Canadian Children's Book Centre's Reviews > Cry of the Giraffe

Cry of the Giraffe by Judie Oron
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Oct 11, 2011

bookshelves: black-history-month-books

Israel is the land of Wuditu’s dreams, and those of her family. As Jews living in Ethiopia, they are feared and hated by their Christian neighbours — and they dream fervently of escaping Ethiopia to live in Israel. When Wuditu is 13, she and the family she loves make the long trek to Sudan, hoping that once there, they can be transported — in a secret and dangerous rescue — to Jerusalem. They know that it will be an arduous journey, but they trust that all will be well if they rely on God and stay together.

Staying together proves much more difficult than they thought. They face the death of one uncle, the squalor and danger of the refugee camp and further family emergencies that leave Wuditu and her siblings alone. Just when it seems that life couldn’t possibly get worse, she and many others from the camp are forced back to Ethiopia.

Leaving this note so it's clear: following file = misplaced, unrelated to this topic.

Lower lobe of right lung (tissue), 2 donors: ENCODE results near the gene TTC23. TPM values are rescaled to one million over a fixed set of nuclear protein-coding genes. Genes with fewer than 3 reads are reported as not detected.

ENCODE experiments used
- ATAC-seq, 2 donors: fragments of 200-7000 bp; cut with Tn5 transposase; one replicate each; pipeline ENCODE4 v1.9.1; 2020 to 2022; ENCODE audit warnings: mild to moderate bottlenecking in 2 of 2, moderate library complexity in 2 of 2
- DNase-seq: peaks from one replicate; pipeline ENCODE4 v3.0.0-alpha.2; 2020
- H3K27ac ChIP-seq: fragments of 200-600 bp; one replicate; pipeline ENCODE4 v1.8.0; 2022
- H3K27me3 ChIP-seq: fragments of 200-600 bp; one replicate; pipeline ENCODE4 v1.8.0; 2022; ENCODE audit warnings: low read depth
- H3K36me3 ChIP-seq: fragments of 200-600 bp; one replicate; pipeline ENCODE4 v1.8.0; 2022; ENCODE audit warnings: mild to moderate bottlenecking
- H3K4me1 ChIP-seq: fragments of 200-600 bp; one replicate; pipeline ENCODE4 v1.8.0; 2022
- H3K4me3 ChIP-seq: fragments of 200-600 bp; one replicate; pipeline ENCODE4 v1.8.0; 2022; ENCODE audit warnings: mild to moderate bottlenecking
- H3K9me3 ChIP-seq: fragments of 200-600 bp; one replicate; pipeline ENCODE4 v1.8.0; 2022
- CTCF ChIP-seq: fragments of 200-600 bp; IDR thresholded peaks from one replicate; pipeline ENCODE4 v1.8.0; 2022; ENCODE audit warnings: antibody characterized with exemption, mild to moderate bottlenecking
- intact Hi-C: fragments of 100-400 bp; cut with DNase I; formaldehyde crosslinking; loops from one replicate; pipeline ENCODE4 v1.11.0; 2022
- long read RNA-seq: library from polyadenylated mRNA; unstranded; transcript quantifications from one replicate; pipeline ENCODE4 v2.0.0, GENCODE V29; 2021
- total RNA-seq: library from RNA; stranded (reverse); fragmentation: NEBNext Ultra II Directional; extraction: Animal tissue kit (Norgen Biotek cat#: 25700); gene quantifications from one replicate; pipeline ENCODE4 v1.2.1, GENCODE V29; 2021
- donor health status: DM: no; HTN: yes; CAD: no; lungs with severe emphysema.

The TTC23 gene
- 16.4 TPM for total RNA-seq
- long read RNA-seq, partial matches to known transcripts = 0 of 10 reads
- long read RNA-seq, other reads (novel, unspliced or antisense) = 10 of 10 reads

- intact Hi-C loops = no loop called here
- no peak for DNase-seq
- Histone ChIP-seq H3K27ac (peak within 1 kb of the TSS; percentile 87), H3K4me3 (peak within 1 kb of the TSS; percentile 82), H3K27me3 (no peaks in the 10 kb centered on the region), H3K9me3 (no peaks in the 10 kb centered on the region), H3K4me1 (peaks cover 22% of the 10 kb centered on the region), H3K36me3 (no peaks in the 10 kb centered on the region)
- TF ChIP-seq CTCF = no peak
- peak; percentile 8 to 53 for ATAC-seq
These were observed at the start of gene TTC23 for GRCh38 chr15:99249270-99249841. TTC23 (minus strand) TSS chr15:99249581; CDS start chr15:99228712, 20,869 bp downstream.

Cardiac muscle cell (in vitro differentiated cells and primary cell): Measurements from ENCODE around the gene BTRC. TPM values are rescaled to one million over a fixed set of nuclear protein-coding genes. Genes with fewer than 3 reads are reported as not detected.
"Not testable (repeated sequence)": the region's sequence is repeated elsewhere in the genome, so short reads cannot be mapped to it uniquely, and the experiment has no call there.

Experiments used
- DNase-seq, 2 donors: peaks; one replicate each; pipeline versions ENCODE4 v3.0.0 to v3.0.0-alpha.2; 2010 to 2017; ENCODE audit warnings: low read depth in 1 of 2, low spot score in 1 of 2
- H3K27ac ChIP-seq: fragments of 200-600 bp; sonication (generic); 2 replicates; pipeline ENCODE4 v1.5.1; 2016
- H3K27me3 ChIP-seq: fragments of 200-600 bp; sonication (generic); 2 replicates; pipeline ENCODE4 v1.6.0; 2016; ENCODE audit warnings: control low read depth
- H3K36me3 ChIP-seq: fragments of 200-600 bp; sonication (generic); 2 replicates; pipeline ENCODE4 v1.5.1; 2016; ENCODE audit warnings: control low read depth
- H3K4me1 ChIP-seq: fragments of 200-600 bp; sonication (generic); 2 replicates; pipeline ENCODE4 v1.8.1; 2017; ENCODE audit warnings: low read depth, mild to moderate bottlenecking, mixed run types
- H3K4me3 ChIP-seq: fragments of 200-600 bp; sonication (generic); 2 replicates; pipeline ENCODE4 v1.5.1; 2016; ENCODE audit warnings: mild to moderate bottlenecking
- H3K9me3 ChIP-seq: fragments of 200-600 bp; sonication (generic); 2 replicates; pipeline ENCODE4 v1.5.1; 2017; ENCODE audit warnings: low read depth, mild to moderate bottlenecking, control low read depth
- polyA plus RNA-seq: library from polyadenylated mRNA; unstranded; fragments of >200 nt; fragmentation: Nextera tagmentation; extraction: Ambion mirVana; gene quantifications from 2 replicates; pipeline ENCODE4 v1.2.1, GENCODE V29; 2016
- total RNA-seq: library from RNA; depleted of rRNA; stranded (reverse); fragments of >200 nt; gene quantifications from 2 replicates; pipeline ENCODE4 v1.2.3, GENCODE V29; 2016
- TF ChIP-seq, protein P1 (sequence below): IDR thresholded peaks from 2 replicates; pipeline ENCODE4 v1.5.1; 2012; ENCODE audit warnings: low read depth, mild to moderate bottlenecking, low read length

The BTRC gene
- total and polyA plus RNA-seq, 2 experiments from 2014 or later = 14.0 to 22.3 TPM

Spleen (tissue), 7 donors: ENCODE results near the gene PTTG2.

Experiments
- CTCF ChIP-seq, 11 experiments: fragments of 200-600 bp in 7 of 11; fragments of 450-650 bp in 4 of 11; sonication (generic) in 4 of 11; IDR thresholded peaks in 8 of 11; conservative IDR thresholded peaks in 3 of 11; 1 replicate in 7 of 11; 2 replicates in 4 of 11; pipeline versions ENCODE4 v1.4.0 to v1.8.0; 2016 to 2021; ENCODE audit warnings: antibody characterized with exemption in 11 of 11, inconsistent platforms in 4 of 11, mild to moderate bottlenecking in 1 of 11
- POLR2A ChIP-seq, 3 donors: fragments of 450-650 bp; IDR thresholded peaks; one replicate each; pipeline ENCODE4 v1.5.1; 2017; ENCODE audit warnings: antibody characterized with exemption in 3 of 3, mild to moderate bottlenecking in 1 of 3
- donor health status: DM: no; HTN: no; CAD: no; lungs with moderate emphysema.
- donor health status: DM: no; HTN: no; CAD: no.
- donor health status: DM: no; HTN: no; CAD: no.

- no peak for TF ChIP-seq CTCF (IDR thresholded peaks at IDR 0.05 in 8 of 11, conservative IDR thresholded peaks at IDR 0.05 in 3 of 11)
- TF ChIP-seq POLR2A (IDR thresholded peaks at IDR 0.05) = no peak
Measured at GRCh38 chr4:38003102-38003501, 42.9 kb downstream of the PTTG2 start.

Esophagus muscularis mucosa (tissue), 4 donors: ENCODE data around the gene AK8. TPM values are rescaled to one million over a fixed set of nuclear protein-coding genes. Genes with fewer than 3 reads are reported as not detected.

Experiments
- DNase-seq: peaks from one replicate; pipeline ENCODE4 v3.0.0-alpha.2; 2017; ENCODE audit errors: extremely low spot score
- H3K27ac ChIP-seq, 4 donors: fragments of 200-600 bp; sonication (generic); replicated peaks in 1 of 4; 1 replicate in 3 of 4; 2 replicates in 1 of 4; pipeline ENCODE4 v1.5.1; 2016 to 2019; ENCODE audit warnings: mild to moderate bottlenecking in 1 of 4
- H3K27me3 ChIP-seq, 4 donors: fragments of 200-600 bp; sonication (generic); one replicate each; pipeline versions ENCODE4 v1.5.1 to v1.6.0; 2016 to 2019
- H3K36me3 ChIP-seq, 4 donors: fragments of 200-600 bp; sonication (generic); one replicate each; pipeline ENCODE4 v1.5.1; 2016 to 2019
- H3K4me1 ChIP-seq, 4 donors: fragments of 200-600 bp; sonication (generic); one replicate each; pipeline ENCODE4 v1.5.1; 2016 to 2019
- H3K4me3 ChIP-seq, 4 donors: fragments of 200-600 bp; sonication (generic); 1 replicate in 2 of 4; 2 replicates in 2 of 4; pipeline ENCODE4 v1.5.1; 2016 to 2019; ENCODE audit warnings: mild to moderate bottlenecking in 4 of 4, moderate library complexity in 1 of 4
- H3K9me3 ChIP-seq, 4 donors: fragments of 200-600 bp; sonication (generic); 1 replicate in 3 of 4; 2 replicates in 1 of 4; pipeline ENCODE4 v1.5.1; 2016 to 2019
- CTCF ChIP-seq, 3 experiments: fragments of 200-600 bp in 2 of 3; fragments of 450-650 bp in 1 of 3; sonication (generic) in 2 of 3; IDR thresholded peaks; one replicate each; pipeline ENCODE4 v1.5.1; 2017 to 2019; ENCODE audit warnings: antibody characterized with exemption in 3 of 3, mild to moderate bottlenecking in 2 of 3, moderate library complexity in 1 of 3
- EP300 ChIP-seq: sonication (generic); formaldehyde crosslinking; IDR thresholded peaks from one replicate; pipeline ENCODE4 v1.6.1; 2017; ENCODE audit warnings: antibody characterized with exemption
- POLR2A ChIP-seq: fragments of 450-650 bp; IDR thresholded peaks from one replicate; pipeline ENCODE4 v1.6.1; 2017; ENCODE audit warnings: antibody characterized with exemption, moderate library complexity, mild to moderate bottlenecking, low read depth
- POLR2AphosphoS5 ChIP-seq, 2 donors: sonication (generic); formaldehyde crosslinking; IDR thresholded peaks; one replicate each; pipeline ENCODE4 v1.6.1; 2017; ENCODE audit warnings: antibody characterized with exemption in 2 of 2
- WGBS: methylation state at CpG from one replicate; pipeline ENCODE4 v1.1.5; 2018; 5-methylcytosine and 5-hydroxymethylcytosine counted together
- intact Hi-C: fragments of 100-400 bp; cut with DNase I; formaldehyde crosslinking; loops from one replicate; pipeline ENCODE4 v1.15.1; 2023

What follows is Wuditu’s harrowing journey and quest to survive, this time without any of the family who cherishes her. Back in Ethiopia, Wuditu is at the mercy of strangers who would torture, maim, or even kill her if they find out she is Jewish. Her only “weapons” are her fiercely strong faith in God, and her own resourcefulness, determination, cunning and intelligence. Even those inner treasures don’t save her from being molested, raped, and humiliated as a slave. All the while, her only solace is also her primary motivation to keep going: holding onto hope for a joyous reunion with her family in Jerusalem.

Complete with an author’s note that puts Wuditu’s experiences in the context of the entire ordeal shared by all Ethiopian Jews, and a glossary of Ethiopian words used throughout the book, Cry of the Giraffe is based on Wuditu’s amazing true story. It is told in clear, simple language by Judie Oron, the journalist who finally saved Wuditu and brought her back to her family. This is a heartwrenching but ultimately joyous story for mature readers, about holding hope, dignity and faith close, even in the midst of dark oppression, shocking ruthlessness, senseless hatred and infuriating prejudice.

Reviewed by Christina Minaki in Canadian Children's Book News (Winter 2011, Vol. 34, No. 1)

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